Ireland taps diaspora to help solve economic mess | world | Hindustan Times
Today in New Delhi, India
Jan 17, 2017-Tuesday
-°C
New Delhi
  • Humidity
    -
  • Wind
    -

Ireland taps diaspora to help solve economic mess

world Updated: Sep 18, 2009 21:16 IST
Carmel Crimmins
Highlight Story

Ireland has sent out an SOS call to its influential diaspora to help pull it out of the Western world's worst recession and restore its reputation as a business location.

The Global Irish Economic Forum, a Davos-style conference, has gathered around 180 top people of Irish descent from the corporate arena to brainstorm in Dublin on how to restore momentum to what was once Europe's fastest growing economy.

"It was our view that something similar to a Davos-type conference would be an effective mechanism to bring together very high achievers from across the globe, not just from the United States, with a view to harnessing their ideas and talent to the benefit of Ireland Inc," Foreign Minister Micheal Martin told Reuters on Friday.

Around 70 million people worldwide claim Irish descent and the Irish diaspora in the United States played an influential role in helping to end a decades-long sectarian conflict in Northern Ireland in 1998.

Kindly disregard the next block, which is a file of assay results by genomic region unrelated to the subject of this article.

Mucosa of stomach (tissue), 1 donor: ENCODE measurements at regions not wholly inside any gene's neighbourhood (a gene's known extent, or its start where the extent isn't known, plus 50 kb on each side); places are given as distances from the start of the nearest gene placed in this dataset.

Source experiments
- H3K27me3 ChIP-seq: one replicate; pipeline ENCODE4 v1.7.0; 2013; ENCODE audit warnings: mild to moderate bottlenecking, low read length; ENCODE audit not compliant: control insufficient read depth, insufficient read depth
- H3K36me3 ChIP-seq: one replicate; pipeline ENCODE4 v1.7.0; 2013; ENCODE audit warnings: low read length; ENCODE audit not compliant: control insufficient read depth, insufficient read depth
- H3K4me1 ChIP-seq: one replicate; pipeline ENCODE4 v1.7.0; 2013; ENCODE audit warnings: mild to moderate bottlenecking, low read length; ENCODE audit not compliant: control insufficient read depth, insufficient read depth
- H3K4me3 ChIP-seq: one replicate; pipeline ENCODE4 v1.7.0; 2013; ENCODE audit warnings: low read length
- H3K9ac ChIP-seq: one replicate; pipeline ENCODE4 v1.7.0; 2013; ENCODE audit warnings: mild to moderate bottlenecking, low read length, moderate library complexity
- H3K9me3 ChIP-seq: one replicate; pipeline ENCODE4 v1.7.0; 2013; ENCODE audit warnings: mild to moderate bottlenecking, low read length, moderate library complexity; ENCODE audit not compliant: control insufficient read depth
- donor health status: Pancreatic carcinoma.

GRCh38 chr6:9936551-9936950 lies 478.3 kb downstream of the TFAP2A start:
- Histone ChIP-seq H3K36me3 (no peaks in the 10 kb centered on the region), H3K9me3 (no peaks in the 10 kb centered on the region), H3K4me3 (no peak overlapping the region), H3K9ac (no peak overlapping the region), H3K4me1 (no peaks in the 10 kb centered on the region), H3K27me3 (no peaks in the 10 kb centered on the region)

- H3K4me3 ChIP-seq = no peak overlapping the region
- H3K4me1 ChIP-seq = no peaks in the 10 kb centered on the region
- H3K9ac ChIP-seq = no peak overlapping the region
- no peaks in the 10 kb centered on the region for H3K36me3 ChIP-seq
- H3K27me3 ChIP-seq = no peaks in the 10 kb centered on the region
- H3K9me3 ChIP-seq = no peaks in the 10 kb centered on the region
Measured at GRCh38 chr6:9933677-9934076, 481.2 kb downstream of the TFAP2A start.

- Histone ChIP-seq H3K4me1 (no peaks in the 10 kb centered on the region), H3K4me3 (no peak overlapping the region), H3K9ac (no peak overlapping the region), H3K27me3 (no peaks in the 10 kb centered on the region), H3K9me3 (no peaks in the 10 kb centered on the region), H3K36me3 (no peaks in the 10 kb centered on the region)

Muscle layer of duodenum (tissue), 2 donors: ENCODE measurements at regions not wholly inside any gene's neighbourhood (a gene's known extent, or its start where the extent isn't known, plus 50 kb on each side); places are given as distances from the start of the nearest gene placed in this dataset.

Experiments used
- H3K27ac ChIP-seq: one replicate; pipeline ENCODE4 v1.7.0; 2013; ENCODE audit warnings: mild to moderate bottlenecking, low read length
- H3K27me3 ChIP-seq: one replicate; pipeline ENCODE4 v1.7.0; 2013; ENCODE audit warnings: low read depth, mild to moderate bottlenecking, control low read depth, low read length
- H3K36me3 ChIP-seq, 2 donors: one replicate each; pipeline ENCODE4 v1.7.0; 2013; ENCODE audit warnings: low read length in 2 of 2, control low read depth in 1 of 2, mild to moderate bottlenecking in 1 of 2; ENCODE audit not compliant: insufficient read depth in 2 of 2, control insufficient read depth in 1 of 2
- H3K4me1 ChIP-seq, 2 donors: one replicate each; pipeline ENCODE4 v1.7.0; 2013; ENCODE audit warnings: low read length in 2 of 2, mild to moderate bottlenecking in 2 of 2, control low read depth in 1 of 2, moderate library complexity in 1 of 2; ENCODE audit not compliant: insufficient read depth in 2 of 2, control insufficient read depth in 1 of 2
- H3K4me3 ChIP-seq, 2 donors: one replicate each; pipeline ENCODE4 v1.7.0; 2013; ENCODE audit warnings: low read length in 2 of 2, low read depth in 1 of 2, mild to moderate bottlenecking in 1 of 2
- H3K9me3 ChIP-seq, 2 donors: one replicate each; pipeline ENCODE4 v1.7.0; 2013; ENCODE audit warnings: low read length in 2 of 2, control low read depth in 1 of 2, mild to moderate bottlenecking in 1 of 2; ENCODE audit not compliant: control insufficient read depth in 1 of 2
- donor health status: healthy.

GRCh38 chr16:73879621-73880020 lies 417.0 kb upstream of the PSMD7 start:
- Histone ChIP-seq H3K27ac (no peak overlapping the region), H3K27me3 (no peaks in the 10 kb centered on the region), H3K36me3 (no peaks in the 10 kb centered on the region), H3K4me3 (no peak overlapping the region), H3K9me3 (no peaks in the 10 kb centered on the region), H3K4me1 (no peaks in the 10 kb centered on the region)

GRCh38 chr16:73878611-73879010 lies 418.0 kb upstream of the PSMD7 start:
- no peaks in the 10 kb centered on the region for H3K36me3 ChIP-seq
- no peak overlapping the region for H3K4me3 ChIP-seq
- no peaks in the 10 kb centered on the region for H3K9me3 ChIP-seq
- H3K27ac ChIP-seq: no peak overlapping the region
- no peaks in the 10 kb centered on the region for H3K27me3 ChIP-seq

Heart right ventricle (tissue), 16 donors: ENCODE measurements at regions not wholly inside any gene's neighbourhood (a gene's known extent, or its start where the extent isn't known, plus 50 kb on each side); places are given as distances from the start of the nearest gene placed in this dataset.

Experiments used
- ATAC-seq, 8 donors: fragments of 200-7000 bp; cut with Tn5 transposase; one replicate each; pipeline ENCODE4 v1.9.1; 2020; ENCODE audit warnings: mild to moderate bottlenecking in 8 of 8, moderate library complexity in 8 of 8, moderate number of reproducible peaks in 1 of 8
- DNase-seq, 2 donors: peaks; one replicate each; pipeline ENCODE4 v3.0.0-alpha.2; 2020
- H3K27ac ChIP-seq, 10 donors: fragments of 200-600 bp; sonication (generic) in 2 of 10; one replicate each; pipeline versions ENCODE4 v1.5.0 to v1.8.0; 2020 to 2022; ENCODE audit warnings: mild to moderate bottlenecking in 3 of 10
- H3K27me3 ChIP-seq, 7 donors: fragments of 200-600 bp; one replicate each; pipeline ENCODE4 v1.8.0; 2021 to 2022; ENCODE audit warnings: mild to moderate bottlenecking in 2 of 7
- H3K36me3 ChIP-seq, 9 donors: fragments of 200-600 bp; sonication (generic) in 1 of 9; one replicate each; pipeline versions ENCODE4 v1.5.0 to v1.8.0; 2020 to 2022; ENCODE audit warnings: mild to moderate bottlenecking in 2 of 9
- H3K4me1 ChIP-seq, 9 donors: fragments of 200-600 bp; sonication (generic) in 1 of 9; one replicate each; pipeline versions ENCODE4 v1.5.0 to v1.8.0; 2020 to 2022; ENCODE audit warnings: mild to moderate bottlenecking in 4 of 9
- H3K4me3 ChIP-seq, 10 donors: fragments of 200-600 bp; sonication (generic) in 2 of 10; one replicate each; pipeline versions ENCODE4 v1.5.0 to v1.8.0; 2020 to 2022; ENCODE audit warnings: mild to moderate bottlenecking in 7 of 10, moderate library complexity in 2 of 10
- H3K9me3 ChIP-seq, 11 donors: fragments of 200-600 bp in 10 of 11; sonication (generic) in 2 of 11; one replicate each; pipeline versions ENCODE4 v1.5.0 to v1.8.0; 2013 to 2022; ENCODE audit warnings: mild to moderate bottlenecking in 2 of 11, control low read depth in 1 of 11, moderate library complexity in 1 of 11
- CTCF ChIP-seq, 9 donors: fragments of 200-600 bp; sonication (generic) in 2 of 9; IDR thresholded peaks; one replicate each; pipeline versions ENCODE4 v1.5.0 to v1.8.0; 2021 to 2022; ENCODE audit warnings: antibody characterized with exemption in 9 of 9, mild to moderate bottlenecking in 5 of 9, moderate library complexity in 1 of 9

"The peace process became the anchor of the Irish American relationship for over 30 years but we have to move on, new anchors have to be created to maintain that relationship between Ireland and its diaspora," said Martin.

"We are conscious that the Israelis have been particularly effective, India has and the Chinese to a certain extent."

A two-day forum that started on Friday in the plush surroundings of Farmleigh, a Georgian estate in Dublin once owned by the Guinness brewing clan, gathers names such as Brendan McDonagh, chief executive of HSBC North America and Alan Joyce, chief executive of Qantas, for panel discussions and workshops.

A VIRTUAL NETWORK

Ireland has been transformed from the "Celtic Tiger" economy to the euro zone's weakest link via a local property crash and global financial crisis. A slew of scandals surrounding its banks has also hammered its reputation as a venue for international finance.

Despite its current economic woes, tighter emigration laws mean that Ireland is unlikely to see the sort of mass exodus of the best and brightest that blighted it for most of the twentieth century.

Without as many first generation Irish overseas to cement the link with the "old country", Martin wants to harness the Internet to keep people of Irish descent, from Beijing to Wellington, in touch.

"Maybe online there would be this virtual network," he said in an interview at Iveagh House, the headquarters of the Department of Foreign Affairs.

When Irish credit spreads ballooned and banking stocks tanked earlier this year amid fears of an Icelandic-style collapse, Martin's department ordered embassies to counter the negative image and reassure foreign businesses.

"In the early parts of this year it was an uphill battle to counteract very negative, some of it very over the top, commentary on Ireland. I think there are far more balanced perspectives now," Martin said.

He is conscious, however, that a No vote in an upcoming Irish referendum on the European Union's reform treaty would send the country spiralling backwards. "It would be an inward, insular move which would do Ireland damage in years to come."

<